…There are 450,000 private security personnel and 33,000 police officers
The United Nations Working Group on the Use of Mercenaries has warned Ghana of the potential security threat that the very high number of private security personnel in comparison to the number of police personnel poses to the country.
The delegation of the United Nations Working Group on the use of mercenaries which conducted an official visit to Ghana, from December 8 to 15 2017 found that there are 400 registered private security companies in the country with a total number of 450,000 personnel.
Speaking to journalists at a press briefing after the visit Friday December 15, Ms Patricia Arias, a member of the delegation said, the Group was informed that in Ghana there are 400 registered private security companies with 450,000 personnel as compared to 33,000 police personnel.
“No real figure of private security companies operating illegally, but there are many in existence,” she said.
Private security companies in Ghana are regulated under the Police Service Regulation of 1992 and administered by the Ministry of the Interior.
“The Working Group is concerned with the sheer number of private security personnel in comparison with the number of police personnel. It is also concerned with the number of private security companies operating throughout the country illegally,” she said.
According to Ms Arias, there is lack of an effective system to oversee these companies.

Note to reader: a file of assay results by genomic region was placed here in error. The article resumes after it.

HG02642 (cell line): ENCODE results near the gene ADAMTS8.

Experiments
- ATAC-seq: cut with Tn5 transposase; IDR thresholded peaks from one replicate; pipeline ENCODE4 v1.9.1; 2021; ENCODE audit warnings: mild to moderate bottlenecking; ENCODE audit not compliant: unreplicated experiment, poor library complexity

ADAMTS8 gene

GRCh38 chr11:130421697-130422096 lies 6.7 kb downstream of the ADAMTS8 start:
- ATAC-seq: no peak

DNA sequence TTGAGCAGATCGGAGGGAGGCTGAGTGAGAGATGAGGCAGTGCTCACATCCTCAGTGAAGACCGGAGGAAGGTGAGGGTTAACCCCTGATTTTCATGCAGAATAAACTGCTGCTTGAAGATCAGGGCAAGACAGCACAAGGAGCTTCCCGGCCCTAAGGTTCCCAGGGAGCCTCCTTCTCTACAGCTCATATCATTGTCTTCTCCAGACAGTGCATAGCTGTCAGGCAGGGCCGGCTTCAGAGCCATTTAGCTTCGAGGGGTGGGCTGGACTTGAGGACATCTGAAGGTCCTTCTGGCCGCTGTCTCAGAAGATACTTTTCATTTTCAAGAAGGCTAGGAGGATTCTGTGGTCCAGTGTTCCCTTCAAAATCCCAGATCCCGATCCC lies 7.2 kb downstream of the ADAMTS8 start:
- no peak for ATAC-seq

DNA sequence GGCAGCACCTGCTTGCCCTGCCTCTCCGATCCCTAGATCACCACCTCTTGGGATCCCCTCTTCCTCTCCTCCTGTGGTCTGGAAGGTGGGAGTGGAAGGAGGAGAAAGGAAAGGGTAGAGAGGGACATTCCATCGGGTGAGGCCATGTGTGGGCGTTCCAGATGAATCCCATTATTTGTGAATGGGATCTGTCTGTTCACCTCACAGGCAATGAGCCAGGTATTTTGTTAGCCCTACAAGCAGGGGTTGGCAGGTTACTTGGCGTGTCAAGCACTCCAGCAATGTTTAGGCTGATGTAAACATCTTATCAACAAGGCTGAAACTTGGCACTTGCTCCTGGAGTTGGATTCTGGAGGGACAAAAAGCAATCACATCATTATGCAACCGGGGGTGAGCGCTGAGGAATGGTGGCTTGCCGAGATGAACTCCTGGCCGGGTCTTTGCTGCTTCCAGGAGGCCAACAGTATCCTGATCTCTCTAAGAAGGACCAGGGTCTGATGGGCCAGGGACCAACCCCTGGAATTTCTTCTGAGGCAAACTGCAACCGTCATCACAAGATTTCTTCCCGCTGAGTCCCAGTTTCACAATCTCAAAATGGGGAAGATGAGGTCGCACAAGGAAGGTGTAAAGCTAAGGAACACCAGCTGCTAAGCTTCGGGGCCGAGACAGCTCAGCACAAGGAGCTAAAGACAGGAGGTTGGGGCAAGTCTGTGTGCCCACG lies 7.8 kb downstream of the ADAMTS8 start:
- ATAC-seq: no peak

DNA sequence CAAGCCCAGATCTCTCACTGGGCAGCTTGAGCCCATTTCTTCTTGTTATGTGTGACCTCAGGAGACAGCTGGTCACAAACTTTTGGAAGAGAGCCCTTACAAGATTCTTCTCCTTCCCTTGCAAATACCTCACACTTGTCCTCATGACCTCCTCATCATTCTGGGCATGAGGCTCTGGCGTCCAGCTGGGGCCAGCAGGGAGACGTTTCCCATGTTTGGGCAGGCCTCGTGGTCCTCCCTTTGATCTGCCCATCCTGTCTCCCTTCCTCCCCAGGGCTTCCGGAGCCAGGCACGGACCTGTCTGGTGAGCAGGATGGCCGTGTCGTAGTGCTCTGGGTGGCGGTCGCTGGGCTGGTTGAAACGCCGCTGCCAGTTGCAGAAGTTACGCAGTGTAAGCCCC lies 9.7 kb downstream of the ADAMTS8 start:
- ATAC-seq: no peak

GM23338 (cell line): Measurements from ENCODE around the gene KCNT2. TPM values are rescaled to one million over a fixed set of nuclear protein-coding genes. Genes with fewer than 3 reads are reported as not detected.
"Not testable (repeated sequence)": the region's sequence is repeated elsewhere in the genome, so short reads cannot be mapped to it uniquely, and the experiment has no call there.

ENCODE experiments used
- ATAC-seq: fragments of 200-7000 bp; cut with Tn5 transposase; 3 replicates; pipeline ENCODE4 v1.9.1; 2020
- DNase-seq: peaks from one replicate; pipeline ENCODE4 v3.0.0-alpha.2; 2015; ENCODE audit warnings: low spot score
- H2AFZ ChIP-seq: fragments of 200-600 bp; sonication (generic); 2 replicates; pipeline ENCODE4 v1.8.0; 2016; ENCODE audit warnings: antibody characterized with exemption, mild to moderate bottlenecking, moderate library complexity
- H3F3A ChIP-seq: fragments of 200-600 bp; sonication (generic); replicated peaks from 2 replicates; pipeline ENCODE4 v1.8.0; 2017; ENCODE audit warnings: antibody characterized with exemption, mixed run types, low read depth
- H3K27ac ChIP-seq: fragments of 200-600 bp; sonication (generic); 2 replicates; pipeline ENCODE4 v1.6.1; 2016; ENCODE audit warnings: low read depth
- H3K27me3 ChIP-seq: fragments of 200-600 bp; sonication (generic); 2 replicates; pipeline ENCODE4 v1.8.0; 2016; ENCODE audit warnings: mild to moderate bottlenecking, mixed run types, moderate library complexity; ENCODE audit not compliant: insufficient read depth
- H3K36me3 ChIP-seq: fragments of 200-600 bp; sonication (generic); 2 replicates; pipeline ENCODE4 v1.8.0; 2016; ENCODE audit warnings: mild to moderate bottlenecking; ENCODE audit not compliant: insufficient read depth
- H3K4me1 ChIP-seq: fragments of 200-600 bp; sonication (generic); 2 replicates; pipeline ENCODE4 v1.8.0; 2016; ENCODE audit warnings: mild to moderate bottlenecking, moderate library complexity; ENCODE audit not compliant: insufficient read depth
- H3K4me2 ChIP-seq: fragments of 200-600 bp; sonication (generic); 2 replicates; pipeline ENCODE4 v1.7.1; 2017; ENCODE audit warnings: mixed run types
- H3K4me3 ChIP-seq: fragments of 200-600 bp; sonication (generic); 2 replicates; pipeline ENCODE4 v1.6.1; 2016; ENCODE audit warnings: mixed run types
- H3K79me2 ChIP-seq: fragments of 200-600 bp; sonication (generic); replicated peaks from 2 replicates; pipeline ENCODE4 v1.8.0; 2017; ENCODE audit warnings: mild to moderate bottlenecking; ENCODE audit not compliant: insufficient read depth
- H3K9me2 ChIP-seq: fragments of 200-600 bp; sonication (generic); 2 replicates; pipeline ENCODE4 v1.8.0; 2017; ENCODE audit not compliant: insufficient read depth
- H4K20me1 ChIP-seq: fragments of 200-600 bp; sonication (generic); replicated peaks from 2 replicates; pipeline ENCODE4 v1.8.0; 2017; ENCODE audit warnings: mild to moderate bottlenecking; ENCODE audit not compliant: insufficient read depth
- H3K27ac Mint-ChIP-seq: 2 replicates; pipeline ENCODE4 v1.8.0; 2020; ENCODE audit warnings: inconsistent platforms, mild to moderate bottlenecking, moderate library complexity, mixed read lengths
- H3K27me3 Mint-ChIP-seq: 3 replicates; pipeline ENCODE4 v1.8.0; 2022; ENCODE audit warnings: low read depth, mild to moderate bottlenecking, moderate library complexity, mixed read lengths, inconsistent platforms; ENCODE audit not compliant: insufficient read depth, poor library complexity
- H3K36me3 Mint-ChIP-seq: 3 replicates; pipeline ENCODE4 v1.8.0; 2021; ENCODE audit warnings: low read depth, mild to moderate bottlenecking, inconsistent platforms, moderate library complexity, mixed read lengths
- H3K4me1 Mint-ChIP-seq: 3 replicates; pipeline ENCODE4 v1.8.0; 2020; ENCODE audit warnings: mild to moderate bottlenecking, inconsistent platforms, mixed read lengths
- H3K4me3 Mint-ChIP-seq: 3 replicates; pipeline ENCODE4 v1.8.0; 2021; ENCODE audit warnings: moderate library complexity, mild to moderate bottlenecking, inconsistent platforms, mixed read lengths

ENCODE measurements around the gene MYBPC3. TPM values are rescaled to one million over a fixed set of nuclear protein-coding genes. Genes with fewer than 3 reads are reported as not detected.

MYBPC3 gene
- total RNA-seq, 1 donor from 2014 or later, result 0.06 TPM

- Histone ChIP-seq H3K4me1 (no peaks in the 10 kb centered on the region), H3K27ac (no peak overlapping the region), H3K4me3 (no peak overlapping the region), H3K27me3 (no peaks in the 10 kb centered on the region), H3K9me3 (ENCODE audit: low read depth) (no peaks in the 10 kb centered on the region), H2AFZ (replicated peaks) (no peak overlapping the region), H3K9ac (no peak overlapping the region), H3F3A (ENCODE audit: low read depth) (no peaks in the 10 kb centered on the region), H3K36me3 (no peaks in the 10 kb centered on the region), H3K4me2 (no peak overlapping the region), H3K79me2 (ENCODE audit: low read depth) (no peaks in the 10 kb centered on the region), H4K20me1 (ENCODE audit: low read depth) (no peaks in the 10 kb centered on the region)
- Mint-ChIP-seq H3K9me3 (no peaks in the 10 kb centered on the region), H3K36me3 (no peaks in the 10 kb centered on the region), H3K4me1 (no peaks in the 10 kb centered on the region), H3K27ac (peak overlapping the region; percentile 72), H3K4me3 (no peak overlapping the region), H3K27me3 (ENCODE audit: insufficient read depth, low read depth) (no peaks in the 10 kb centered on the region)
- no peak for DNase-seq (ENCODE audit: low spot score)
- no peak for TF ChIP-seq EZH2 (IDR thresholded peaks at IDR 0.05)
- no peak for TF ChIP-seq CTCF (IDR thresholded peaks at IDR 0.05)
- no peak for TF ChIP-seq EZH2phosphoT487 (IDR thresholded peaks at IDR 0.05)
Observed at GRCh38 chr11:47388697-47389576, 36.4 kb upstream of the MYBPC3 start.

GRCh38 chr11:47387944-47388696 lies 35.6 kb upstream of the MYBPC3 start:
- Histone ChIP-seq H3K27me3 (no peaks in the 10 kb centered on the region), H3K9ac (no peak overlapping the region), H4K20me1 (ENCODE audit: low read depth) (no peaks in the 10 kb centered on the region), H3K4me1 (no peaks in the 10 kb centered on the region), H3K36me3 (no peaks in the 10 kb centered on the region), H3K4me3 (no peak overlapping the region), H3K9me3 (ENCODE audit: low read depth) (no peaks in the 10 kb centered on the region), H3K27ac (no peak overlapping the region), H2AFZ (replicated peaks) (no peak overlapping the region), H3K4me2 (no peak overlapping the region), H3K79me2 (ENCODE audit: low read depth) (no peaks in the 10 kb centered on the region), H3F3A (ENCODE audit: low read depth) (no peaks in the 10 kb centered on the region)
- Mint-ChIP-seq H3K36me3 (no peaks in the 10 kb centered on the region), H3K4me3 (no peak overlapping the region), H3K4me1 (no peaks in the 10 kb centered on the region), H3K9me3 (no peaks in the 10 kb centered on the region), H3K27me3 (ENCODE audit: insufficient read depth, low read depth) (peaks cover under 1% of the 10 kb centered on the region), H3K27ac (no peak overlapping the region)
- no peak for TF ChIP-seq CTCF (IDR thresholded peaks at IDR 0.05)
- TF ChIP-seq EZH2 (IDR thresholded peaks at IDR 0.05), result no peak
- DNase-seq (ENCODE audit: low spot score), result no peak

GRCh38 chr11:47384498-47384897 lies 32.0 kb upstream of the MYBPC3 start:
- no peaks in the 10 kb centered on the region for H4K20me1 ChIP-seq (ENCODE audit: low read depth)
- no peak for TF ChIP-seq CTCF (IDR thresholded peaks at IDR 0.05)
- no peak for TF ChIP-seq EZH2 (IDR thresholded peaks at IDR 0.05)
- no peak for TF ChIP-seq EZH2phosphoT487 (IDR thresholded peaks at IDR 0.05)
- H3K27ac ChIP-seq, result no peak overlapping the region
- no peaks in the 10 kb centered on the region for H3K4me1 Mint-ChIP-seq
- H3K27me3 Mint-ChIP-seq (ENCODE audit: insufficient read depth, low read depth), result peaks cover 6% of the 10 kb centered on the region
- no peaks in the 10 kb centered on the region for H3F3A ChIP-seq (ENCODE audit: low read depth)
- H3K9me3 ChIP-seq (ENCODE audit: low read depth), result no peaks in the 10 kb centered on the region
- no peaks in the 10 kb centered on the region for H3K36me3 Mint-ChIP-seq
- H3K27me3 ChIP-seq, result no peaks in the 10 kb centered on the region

“There is the need to systematically vet company personnel to ensure they have proper training, including training in human rights. The likelihood that private security personnel carrying out unmonitored operations are the problems raised with government, it is possible the number of private security people in the country is higher than what has been reported. There is need to regulate their activities,” she said.
The Group pointed out that the lack of digitised systems to keep track of private security personnel operations and data need to be addressed.
The Group notes that of all the private companies operating in the country, only two have signed up to the international Code of Conduct Association which obliges private security companies to abide by good practices including human rights principles.
“The presence of partially foreign owned companies in Ghana are also common,” she said, and the Group encourages Ghana to ensure that they are also in good standing and do not involve individuals with criminal backgrounds or have committed human rights violations.
“The Working Group knows there is real need to establish an independent oversight body or mechanism to oversee the industry and to ensure that their operations are according to law and that they do not engage in criminal activities or human rights violations,” she said.